The winds of interest have shifted, though. “Maybe it’s cycling back like bell bottoms,” Herrick says with a chuckle.

That’s because NASA currently has two missions to Venus in the works, which will now be informed by Herrick’s findings. “We don’t just think it’s an active planet,” he says. “We know it’s an active planet — right now.”

Herrick is working with NASA to develop an instrument for those upcoming missions to monitor volcanic activity on Venus. He’s pretty confident now that the seismometer will register something once it’s deployed — as long as it can survive the infernal planet long enough to make its measurements.

Copyright 2023 NPR. To see more, visit

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Professor Dacher Keltner on the significance of awe

Professor Dacher Keltner on the significance of awe

When was the last time you felt awe?

For many of us, awe is the result of an experience in nature. Or maybe it’s due to a sudden chill up the spine as you listen to music or read a poem. It might be what happens when you witness selflessness or uncommon kindness in another human being, or something as simple as listening to a child laugh as they lose themselves in play.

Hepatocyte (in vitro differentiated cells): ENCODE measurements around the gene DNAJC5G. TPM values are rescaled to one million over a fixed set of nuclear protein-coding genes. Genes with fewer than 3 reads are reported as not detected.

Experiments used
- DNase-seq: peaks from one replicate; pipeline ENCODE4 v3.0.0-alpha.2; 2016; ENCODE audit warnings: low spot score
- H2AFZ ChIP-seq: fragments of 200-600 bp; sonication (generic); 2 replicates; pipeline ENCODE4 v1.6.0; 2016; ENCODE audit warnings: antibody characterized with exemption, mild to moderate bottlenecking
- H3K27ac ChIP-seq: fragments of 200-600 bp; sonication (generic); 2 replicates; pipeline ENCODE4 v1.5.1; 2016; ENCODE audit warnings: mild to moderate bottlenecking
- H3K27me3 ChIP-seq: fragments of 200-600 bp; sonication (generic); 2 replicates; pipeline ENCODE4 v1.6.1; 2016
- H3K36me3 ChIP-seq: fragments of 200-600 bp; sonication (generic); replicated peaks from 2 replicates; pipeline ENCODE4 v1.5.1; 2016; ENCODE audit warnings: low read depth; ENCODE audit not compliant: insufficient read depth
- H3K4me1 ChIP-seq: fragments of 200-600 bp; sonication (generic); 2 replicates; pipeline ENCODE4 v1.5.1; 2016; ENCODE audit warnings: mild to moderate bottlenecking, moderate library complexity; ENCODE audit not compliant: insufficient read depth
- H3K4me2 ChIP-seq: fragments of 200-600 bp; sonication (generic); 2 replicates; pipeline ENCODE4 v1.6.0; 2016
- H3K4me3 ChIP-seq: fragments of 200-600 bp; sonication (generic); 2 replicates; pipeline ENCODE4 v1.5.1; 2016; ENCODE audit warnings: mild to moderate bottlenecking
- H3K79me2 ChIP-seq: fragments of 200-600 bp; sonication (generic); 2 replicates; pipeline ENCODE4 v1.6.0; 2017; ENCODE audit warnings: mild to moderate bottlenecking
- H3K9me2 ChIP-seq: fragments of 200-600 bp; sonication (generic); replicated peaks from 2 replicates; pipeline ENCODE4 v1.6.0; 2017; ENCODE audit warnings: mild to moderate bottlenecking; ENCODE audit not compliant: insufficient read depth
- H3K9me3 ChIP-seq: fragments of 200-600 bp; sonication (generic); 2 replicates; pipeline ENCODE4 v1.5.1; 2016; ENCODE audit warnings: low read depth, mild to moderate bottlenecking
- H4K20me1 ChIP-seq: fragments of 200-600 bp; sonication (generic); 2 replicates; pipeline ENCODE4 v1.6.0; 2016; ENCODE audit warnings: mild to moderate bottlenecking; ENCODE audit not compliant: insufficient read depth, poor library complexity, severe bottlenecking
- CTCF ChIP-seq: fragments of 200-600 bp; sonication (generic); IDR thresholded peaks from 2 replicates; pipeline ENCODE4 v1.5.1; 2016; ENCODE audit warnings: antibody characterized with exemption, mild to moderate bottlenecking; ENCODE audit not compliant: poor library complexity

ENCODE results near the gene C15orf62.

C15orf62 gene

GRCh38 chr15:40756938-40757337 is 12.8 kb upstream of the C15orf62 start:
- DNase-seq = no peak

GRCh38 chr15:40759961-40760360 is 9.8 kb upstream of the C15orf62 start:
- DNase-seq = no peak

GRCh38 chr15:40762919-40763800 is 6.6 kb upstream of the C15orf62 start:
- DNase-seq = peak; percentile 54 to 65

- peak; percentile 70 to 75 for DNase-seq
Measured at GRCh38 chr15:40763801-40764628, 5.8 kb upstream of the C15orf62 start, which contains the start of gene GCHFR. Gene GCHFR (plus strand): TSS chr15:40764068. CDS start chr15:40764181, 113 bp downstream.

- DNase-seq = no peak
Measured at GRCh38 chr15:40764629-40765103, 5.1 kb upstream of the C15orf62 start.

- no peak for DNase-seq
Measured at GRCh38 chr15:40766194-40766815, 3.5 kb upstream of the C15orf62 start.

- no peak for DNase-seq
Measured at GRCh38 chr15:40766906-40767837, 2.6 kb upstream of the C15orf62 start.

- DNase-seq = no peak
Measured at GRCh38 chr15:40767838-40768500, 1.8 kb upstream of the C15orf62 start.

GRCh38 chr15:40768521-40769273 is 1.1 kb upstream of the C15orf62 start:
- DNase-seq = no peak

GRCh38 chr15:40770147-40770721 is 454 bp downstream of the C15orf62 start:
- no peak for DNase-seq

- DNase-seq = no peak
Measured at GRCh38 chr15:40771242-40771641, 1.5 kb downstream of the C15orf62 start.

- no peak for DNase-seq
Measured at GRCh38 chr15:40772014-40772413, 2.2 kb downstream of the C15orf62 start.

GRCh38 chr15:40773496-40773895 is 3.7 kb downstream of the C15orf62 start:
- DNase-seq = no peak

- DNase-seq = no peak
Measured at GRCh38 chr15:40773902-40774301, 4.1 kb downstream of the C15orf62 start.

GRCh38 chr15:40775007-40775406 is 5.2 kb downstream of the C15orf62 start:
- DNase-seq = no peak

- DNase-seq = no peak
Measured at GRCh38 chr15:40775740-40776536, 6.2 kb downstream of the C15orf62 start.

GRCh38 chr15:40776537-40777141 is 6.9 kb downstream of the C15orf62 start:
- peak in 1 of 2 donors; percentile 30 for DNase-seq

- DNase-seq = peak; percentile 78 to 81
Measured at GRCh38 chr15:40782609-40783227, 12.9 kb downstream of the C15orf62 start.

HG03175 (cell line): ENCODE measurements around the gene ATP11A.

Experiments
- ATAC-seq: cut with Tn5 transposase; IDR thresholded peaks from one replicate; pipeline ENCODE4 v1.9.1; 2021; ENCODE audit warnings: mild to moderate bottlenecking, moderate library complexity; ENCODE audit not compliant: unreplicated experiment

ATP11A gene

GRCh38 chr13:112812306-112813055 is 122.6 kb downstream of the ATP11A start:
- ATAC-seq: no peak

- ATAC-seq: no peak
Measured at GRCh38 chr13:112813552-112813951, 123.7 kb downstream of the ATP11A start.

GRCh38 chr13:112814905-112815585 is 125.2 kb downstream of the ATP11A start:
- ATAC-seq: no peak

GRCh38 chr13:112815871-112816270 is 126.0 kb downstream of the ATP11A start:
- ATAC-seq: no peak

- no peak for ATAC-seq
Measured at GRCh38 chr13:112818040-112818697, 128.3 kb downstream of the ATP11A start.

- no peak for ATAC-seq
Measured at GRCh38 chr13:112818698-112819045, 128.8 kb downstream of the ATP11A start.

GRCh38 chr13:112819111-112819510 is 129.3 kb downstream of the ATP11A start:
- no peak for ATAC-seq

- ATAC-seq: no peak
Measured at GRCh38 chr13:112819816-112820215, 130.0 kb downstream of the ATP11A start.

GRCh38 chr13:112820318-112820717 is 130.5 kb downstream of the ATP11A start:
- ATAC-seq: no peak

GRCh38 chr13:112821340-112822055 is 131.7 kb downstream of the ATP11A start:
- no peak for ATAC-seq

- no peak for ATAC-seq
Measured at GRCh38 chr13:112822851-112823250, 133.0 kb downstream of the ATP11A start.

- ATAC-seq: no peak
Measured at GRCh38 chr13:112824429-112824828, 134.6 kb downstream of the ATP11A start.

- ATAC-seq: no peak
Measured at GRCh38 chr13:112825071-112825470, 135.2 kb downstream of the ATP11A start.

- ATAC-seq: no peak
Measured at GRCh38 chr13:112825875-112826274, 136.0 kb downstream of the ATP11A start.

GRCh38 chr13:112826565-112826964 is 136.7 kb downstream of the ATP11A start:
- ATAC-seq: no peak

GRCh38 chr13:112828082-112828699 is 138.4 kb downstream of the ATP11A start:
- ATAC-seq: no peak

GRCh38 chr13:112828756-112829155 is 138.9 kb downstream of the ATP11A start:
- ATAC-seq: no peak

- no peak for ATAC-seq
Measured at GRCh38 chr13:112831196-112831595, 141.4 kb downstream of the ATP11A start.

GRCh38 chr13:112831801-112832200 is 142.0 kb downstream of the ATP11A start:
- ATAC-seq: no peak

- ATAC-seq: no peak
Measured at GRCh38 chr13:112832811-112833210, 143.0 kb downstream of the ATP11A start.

Whatever the source, and no matter the culture, Dacher Keltner says the feeling is the same across humankind. Awe produces a humbling and inspiring emotion in our bodies when we encounter something mysterious that transcends our understanding of the world.

A researcher and professor of psychology, Keltner has spent the last few years studying awe and how it moves us. He used unconventional and imaginative methods to measure how awe shrinks a person’s sense of self. He’s talked to countless people about their experiences of awe. And he’s searched for it himself, after the death of his beloved brother.

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This Friday, on Big Books and Bold Ideas, Keltner joins host Kerri Miller to talk about his new book, “Awe.” They delve into his research, talk about how music triggers wonder, and discuss how awe can help us lead healthy and happy lives, both individually and collectively.


To listen to the full conversation you can use the audio player above.

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Ask a Bookseller: 'Here Goes Nothing'

Ask a Bookseller: 'Here Goes Nothing'

The novel that Emily Bennett has been recommending to her customers at Sundance Books and Music in Reno, Nevada is “Here Goes Nothing” by Steve Toltz. As Bennett describes it, the story has whispers of the 1990 film “Ghost” and the NBC comedy “The Good Place,” rolled up in an original and humorous tale.

Here Goes Nothing book cover

Here Goes Nothing is a novel by Steve Toltz.

Penguin Random House

The novel’s protagonist, Angus, has led a crooked path. He seems to be getting his life back together — he’s married with a child on the way — when he is murdered by a man who has been living in their house. Angus heads to the afterlife, which he finds sorely disappointing.